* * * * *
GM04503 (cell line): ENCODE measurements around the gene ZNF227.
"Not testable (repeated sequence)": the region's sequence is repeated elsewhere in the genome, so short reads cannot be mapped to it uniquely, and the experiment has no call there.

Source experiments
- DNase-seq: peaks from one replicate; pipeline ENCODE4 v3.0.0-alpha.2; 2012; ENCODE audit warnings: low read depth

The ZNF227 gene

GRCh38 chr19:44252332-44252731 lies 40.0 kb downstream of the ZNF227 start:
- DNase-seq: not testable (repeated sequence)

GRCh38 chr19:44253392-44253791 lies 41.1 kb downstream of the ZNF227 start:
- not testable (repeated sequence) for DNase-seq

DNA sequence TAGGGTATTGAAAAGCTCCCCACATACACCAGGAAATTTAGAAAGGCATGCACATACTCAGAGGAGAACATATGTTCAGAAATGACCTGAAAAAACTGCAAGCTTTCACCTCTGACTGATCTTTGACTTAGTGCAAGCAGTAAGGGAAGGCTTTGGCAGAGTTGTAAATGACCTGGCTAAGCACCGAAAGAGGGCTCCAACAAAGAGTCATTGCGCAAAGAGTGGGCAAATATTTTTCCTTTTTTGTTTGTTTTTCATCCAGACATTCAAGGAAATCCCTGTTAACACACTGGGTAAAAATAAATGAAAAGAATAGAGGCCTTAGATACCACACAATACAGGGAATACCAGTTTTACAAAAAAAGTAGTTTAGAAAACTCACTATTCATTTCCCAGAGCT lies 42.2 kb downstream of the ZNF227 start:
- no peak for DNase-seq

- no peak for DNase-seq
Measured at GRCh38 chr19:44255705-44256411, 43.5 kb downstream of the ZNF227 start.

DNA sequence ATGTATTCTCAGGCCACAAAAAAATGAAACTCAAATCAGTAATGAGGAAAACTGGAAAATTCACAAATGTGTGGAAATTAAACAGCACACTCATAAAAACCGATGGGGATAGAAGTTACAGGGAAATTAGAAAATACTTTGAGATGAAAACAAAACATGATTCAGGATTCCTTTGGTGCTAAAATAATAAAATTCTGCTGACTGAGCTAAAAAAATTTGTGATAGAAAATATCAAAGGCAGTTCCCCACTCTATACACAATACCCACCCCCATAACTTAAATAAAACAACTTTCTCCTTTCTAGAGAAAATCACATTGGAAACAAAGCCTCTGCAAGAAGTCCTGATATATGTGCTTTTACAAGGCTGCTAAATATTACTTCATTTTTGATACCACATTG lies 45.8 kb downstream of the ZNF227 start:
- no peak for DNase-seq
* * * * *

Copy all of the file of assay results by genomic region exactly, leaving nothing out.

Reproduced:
GM04503 (cell line): ENCODE measurements around the gene ZNF227.
"Not testable (repeated sequence)": the region's sequence is repeated elsewhere in the genome, so short reads cannot be mapped to it uniquely, and the experiment has no call there.

Source experiments
- DNase-seq: peaks from one replicate; pipeline ENCODE4 v3.0.0-alpha.2; 2012; ENCODE audit warnings: low read depth

The ZNF227 gene

GRCh38 chr19:44252332-44252731 lies 40.0 kb downstream of the ZNF227 start:
- DNase-seq: not testable (repeated sequence)

GRCh38 chr19:44253392-44253791 lies 41.1 kb downstream of the ZNF227 start:
- not testable (repeated sequence) for DNase-seq

DNA sequence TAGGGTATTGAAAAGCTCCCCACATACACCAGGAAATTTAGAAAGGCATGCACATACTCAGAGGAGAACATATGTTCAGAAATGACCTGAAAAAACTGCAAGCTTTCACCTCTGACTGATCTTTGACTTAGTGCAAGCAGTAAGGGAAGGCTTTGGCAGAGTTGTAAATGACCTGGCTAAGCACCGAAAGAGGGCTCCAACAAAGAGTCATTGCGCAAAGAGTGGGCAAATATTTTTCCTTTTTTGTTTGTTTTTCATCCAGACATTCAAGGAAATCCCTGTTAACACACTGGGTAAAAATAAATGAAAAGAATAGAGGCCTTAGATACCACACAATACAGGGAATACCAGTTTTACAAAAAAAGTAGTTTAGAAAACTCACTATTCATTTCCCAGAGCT lies 42.2 kb downstream of the ZNF227 start:
- no peak for DNase-seq

- no peak for DNase-seq
Measured at GRCh38 chr19:44255705-44256411, 43.5 kb downstream of the ZNF227 start.

DNA sequence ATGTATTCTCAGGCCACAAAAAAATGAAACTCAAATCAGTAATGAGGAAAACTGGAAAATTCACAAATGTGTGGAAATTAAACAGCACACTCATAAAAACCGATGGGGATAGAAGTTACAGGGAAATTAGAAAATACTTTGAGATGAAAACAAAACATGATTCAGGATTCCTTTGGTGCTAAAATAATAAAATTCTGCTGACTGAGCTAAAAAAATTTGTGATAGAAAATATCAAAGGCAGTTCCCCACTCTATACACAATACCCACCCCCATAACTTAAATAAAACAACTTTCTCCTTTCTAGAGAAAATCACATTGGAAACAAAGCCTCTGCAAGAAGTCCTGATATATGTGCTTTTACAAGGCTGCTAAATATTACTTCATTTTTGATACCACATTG lies 45.8 kb downstream of the ZNF227 start:
- no peak for DNase-seq